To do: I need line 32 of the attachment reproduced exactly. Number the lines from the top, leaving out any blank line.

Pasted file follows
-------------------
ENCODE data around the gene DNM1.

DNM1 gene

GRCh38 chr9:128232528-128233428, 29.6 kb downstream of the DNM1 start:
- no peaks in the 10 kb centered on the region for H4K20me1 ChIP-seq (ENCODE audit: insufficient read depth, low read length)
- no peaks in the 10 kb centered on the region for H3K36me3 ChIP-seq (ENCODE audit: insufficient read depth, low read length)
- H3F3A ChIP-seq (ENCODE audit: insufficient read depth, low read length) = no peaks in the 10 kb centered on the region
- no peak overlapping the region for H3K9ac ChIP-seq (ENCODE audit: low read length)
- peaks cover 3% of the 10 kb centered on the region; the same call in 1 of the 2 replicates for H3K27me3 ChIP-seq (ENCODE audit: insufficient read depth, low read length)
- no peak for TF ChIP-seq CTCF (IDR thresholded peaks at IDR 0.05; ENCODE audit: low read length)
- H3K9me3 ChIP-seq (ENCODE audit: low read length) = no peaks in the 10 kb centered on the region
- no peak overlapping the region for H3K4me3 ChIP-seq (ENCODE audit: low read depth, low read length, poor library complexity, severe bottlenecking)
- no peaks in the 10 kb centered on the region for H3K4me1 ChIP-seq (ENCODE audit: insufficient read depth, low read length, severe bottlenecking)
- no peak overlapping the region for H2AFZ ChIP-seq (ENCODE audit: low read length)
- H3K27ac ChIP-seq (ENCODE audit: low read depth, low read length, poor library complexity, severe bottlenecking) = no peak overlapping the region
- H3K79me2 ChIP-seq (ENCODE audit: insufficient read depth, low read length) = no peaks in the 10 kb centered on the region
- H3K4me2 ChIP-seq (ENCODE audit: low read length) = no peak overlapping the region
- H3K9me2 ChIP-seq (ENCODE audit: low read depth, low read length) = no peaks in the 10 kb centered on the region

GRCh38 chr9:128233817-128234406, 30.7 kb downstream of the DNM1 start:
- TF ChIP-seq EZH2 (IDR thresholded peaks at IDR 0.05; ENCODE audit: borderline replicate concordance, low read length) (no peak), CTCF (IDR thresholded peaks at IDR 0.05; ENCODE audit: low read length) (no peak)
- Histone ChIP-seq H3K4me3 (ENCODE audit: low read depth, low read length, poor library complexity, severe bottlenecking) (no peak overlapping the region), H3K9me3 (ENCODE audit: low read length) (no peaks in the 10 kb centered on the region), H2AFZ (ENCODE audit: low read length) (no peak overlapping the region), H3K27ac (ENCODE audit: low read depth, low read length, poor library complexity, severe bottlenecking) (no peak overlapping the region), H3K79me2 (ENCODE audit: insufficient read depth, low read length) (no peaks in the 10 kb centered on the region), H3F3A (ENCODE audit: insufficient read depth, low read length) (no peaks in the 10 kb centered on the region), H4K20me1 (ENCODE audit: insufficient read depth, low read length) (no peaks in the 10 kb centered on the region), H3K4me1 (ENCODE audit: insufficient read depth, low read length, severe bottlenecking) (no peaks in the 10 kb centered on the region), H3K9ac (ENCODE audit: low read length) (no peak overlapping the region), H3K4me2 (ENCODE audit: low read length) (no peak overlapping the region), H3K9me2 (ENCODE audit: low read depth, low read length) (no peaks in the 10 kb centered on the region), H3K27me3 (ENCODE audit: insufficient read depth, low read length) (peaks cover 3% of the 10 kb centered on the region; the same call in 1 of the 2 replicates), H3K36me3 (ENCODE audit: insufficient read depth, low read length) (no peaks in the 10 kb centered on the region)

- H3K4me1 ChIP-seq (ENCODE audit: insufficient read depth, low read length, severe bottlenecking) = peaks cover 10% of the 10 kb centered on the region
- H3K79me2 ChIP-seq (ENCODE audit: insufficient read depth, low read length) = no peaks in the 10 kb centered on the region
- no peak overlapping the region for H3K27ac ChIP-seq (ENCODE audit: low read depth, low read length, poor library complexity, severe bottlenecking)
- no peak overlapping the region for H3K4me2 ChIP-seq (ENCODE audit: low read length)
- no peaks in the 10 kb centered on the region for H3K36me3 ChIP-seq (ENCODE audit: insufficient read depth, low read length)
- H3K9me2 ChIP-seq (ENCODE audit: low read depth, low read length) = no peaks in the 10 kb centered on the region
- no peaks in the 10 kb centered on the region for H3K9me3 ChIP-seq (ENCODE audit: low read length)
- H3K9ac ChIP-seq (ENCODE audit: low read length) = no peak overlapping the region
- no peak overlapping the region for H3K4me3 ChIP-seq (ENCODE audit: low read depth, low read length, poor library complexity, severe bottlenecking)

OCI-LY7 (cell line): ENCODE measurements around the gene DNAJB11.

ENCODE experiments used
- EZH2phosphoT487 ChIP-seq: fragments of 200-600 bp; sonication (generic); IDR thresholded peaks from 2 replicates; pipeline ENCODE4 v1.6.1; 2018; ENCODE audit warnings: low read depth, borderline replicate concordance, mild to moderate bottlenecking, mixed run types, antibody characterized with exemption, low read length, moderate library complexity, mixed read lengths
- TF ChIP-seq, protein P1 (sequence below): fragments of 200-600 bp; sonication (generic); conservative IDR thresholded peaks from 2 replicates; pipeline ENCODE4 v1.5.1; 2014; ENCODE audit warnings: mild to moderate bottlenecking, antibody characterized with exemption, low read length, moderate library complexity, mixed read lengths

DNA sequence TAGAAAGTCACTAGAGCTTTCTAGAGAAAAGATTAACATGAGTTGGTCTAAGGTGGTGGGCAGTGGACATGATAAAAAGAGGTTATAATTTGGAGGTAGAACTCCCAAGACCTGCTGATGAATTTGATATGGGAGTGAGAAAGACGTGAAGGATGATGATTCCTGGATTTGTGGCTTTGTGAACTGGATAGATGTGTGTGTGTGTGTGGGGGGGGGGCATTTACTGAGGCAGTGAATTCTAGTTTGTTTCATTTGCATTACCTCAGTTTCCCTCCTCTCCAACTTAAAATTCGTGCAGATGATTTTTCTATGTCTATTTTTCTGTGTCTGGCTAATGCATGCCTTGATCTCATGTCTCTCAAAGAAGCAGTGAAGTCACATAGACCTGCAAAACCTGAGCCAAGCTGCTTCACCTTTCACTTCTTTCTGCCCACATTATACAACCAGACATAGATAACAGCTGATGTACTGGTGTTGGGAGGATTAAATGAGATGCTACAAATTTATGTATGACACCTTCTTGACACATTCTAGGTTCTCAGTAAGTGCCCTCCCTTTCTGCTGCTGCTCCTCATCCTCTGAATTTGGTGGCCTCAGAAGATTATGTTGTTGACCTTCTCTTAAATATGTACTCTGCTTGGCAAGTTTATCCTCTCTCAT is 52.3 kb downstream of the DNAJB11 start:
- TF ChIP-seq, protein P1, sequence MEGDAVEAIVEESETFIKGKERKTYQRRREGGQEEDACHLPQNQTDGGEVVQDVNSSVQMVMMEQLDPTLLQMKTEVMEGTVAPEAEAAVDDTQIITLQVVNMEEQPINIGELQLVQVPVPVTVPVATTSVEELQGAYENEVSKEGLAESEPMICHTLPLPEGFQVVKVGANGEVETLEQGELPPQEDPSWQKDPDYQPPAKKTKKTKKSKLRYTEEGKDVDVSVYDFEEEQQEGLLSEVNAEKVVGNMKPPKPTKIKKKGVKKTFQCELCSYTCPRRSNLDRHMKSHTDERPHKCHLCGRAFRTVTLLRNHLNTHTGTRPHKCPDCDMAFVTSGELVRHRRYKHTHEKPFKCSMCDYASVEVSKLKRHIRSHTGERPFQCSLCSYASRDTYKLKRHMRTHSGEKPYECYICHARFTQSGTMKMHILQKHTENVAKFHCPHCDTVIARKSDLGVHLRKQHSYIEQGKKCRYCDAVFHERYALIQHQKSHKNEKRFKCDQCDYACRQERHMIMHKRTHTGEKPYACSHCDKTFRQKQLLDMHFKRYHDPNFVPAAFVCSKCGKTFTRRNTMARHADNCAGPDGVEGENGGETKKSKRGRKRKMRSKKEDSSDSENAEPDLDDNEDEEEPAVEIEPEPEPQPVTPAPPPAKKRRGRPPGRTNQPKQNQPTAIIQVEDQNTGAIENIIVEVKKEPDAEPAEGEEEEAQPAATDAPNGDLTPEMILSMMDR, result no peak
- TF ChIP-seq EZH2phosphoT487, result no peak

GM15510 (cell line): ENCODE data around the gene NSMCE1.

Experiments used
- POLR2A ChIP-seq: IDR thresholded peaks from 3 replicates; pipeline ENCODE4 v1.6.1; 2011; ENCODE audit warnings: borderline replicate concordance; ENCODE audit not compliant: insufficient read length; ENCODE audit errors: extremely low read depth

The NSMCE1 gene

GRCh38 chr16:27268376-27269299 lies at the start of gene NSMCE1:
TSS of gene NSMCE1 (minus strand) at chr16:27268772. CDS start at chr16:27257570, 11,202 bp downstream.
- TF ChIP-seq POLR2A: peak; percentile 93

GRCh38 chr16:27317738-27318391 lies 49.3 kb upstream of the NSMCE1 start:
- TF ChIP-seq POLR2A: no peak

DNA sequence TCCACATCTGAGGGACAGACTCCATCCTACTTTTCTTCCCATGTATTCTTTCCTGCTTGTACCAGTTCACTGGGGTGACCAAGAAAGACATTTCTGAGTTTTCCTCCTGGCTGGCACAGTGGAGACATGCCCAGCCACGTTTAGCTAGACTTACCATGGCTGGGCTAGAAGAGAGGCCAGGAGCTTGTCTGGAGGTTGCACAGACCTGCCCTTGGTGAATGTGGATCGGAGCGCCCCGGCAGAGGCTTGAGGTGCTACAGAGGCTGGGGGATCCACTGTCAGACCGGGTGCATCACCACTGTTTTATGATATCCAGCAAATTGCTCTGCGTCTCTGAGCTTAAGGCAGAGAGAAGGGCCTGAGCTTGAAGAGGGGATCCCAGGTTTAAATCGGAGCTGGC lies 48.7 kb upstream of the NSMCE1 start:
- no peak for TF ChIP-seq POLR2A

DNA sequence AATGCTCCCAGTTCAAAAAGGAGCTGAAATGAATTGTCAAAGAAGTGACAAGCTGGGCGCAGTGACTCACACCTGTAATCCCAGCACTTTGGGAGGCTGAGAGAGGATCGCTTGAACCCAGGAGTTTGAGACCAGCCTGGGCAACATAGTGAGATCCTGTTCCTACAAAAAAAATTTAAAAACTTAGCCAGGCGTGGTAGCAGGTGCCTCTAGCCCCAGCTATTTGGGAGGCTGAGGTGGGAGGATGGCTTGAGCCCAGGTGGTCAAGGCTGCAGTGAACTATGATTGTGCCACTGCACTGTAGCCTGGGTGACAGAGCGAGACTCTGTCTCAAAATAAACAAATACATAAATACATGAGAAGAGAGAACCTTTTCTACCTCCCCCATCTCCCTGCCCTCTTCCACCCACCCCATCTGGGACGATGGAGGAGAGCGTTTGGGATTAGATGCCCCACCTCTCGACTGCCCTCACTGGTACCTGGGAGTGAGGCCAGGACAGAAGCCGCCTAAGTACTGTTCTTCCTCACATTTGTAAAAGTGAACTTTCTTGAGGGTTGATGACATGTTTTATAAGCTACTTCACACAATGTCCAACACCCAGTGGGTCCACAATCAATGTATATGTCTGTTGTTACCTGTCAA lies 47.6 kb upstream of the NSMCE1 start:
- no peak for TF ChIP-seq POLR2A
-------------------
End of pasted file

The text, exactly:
- EZH2phosphoT487 ChIP-seq: fragments of 200-600 bp; sonication (generic); IDR thresholded peaks from 2 replicates; pipeline ENCODE4 v1.6.1; 2018; ENCODE audit warnings: low read depth, borderline replicate concordance, mild to moderate bottlenecking, mixed run types, antibody characterized with exemption, low read length, moderate library complexity, mixed read lengths